To manage anything requires strategic planning and the allocation of resources. This will help avert the adversities and enable you to propel further. Strategic HR planning is an important process of human resources management that helps identify current and future human resources to accomplish the end objectives of an organisation. This type of HR planning is a liaison between human resource management and the overall strategic plan of an organisation.

Stages of Strategic HR Planning:

  • Assessing the current HR capacity: This allows you to assess the current skill and knowledge level of your employees and allocate responsibilities as deemed fit.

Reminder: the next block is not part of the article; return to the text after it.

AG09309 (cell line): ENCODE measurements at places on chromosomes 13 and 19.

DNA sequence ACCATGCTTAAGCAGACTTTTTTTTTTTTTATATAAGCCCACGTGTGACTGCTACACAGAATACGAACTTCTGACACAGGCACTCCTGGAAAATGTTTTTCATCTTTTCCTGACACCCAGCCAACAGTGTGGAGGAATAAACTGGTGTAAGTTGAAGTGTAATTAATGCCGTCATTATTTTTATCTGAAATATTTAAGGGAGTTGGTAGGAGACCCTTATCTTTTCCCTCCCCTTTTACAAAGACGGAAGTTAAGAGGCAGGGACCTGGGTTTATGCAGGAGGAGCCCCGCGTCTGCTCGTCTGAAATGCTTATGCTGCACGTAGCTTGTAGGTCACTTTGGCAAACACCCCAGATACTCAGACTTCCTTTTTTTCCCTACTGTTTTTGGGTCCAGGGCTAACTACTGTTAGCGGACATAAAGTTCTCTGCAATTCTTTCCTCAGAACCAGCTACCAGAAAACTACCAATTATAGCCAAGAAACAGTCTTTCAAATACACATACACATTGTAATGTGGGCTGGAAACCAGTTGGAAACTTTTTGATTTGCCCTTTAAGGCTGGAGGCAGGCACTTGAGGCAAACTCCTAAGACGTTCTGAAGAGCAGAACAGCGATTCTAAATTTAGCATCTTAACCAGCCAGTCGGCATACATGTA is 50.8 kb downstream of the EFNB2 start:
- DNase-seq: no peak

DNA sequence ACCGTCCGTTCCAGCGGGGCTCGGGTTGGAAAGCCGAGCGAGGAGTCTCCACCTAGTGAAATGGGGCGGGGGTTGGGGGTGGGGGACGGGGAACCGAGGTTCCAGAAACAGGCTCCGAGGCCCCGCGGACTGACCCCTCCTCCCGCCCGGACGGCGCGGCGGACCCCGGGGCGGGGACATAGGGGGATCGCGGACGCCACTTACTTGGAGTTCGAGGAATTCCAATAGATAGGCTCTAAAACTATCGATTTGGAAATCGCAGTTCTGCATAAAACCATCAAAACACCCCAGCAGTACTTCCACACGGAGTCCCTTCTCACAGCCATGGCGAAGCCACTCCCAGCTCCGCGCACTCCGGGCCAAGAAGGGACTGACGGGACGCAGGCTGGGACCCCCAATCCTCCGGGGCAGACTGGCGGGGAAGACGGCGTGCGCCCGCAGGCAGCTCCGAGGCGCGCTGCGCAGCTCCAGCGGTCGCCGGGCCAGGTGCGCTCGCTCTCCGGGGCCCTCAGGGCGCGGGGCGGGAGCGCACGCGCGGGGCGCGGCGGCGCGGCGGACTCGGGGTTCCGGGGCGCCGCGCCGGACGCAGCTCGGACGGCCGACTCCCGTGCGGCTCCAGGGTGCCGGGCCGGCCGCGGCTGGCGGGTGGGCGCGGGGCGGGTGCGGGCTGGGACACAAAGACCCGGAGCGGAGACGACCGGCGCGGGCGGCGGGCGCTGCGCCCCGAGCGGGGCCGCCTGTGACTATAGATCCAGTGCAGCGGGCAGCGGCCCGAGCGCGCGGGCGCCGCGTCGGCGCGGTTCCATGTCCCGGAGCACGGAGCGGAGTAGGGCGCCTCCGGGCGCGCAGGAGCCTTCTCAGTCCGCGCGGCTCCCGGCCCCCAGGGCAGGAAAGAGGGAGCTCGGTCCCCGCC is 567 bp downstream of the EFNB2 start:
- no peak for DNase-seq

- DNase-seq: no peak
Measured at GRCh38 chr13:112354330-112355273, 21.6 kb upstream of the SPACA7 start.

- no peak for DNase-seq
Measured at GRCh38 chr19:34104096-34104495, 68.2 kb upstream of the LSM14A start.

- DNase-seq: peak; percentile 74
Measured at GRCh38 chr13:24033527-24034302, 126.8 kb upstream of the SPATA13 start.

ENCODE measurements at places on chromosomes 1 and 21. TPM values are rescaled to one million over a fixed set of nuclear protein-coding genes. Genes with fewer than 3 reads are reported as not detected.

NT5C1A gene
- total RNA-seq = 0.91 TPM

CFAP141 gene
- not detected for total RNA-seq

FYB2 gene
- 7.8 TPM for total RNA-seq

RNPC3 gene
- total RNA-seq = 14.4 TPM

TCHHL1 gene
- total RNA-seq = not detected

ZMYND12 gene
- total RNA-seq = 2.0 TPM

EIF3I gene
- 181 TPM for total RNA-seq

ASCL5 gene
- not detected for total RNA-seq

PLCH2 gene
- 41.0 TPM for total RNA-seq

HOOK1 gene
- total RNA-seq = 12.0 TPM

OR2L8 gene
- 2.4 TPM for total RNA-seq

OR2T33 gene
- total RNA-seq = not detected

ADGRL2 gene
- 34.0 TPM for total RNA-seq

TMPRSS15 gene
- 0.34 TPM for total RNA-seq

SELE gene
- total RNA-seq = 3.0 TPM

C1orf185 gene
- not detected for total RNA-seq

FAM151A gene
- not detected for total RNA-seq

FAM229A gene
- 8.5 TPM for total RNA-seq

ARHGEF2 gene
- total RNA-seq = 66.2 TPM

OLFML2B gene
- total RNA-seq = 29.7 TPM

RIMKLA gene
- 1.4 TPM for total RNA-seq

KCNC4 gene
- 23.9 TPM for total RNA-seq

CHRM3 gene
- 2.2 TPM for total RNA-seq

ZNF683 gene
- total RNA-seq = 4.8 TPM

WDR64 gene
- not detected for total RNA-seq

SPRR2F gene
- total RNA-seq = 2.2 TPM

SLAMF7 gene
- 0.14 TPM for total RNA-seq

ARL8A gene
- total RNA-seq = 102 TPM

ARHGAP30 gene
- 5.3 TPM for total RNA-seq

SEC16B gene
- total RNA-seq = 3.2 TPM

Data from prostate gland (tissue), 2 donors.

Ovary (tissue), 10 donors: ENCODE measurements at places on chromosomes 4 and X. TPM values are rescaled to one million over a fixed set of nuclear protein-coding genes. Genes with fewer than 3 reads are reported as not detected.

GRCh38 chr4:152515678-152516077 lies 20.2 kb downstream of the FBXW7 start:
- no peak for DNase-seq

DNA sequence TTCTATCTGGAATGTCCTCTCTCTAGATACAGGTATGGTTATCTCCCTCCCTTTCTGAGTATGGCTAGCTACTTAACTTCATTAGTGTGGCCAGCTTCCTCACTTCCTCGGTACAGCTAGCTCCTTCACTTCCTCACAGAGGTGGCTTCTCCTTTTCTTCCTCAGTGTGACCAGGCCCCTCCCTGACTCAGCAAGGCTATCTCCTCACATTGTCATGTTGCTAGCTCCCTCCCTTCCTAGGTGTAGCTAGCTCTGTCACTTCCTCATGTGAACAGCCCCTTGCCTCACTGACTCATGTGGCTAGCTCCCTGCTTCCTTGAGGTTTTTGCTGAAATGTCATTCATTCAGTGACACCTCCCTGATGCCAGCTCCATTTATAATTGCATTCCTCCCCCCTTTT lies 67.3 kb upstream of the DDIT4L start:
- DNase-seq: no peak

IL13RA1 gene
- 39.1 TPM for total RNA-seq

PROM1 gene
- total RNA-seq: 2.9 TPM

• Forecasting HR Requirements: This will help to predict the current and future requirements of the organisation so that you can assign the project responsibilities adequately amongst the employees based on their skills and domain knowledge.
  • Gap Analysis: This is a crucial step that helps identify the gaps and differences so that the organisation can prepare itself to combat the shortcomings by recruiting or delegating the tasks accordingly.
  • Developing HR Strategies: There could be several HR strategies to upscale the manpower requirements and skill levels in the organisations, such as,
  • Recruitment Strategies
  • Training and Development Strategies
  • Outsourcing Strategies

The significance of strategic HR planning